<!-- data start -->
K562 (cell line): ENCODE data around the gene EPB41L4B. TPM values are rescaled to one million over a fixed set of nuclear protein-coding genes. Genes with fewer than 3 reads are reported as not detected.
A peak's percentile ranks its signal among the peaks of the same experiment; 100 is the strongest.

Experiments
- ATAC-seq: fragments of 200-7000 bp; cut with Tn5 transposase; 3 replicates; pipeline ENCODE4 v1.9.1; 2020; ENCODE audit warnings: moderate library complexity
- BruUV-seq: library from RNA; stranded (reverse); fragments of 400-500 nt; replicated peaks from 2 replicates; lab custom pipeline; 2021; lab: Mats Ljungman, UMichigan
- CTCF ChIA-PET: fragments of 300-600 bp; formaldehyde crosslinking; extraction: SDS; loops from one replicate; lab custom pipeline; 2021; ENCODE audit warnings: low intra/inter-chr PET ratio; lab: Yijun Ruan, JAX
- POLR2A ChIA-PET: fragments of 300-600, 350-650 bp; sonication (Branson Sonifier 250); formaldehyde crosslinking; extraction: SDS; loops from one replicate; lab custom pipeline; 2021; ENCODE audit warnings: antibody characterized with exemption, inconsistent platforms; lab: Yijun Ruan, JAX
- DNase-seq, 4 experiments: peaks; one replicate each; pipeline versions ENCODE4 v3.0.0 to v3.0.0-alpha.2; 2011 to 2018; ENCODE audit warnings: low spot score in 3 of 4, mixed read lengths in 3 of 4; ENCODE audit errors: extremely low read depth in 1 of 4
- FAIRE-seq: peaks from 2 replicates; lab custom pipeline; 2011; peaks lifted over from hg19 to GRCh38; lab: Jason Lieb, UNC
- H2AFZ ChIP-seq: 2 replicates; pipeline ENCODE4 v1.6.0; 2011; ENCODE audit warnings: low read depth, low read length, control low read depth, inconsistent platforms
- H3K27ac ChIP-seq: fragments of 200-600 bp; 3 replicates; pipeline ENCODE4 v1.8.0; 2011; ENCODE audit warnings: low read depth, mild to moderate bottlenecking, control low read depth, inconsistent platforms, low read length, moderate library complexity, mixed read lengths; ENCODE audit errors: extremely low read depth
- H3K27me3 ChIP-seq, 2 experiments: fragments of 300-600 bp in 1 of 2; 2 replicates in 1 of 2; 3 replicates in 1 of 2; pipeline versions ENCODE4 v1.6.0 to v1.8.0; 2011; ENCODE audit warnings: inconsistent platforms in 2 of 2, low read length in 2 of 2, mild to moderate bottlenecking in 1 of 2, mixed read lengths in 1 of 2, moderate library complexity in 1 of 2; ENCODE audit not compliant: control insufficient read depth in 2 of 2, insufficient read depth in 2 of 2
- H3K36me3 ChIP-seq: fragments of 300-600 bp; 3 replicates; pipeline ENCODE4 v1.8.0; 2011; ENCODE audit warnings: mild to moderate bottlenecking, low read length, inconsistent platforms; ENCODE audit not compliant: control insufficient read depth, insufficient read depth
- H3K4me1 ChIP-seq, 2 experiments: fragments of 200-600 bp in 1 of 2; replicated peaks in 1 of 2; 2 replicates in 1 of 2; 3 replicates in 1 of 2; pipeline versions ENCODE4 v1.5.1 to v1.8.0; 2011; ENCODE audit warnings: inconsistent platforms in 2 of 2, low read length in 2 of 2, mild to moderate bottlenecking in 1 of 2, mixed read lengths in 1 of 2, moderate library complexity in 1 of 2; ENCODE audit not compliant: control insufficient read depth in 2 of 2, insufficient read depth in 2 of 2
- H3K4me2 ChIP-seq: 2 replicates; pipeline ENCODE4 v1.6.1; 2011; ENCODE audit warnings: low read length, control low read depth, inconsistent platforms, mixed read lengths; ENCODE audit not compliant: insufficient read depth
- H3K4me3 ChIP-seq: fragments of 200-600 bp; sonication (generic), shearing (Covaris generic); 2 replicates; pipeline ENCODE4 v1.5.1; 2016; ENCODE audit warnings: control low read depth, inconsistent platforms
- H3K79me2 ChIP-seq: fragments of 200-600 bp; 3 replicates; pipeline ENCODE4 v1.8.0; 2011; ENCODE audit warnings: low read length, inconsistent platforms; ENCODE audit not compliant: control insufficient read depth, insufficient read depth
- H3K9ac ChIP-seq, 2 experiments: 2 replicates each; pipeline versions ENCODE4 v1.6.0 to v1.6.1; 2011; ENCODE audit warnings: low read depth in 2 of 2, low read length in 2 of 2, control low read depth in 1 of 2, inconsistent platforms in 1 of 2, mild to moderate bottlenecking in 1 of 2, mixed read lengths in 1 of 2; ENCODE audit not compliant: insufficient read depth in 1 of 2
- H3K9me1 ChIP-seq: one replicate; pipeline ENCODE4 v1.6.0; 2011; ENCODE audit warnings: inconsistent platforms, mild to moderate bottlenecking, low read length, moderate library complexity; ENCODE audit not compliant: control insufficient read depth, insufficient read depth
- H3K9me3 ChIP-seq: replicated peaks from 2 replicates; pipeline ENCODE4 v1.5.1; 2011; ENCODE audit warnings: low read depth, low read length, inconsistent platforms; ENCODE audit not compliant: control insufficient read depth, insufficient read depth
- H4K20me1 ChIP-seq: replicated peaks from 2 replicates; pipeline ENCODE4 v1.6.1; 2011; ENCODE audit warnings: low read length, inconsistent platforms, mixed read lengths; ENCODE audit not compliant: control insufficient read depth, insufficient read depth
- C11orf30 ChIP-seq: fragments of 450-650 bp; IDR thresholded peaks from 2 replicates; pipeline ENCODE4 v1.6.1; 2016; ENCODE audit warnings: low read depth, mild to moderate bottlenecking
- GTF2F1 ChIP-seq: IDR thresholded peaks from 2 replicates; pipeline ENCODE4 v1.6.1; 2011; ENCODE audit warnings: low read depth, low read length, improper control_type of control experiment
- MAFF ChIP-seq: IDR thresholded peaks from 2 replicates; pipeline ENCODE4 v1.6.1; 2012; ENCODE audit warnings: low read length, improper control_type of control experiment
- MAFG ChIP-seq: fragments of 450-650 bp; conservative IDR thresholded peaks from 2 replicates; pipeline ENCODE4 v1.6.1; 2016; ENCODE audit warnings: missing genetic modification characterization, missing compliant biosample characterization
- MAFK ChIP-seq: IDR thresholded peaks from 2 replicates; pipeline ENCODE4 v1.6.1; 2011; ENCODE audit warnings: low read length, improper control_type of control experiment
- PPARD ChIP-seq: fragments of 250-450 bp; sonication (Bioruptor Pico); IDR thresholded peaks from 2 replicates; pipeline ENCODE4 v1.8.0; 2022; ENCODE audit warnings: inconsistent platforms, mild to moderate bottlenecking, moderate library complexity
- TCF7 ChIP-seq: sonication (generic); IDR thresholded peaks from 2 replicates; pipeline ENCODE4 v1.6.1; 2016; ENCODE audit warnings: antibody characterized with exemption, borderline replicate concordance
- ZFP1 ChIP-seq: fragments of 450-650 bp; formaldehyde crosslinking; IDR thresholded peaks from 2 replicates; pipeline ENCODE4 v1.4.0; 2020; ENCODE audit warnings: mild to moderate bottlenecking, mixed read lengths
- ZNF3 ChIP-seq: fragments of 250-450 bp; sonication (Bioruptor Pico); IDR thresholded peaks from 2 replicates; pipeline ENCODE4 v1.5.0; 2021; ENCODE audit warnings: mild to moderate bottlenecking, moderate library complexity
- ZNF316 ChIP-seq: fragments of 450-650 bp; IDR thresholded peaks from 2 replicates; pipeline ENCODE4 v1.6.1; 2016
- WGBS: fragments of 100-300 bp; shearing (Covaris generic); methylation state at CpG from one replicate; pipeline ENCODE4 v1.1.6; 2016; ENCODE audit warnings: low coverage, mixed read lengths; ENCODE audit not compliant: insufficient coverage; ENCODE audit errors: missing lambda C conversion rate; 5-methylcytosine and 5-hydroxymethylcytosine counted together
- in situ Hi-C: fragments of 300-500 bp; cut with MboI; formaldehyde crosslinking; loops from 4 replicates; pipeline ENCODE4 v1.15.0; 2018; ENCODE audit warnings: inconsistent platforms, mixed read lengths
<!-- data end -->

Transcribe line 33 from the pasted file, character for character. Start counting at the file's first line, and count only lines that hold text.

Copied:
- in situ Hi-C: fragments of 300-500 bp; cut with MboI; formaldehyde crosslinking; loops from 4 replicates; pipeline ENCODE4 v1.15.0; 2018; ENCODE audit warnings: inconsistent platforms, mixed read lengths